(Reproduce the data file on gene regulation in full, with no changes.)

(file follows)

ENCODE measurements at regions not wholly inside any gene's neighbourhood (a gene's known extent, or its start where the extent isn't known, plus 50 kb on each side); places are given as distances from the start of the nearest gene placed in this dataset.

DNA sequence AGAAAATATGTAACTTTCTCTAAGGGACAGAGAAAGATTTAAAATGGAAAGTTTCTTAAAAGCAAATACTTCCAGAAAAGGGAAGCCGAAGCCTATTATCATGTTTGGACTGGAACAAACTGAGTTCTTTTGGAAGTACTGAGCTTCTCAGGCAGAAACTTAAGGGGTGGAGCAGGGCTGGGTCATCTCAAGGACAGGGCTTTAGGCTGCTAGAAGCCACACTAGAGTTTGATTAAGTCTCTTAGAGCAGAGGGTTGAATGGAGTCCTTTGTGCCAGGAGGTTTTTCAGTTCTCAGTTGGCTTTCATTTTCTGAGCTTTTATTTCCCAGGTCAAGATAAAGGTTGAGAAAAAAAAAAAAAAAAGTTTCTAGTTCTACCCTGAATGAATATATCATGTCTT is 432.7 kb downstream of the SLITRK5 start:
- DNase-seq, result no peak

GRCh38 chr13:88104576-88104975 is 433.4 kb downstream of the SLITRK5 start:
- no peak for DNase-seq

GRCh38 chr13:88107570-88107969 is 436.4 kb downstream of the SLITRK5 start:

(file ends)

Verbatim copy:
ENCODE measurements at regions not wholly inside any gene's neighbourhood (a gene's known extent, or its start where the extent isn't known, plus 50 kb on each side); places are given as distances from the start of the nearest gene placed in this dataset.

DNA sequence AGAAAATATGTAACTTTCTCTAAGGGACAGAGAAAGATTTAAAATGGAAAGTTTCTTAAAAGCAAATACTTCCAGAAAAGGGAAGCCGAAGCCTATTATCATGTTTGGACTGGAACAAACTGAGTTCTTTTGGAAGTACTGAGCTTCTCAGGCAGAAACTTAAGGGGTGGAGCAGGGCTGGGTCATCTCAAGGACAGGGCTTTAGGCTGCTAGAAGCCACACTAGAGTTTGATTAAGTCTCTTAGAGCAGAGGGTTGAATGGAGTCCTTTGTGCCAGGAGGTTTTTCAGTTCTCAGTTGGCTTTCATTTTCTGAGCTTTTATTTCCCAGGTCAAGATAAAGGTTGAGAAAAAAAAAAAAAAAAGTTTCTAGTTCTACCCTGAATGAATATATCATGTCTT is 432.7 kb downstream of the SLITRK5 start:
- DNase-seq, result no peak

GRCh38 chr13:88104576-88104975 is 433.4 kb downstream of the SLITRK5 start:
- no peak for DNase-seq

GRCh38 chr13:88107570-88107969 is 436.4 kb downstream of the SLITRK5 start: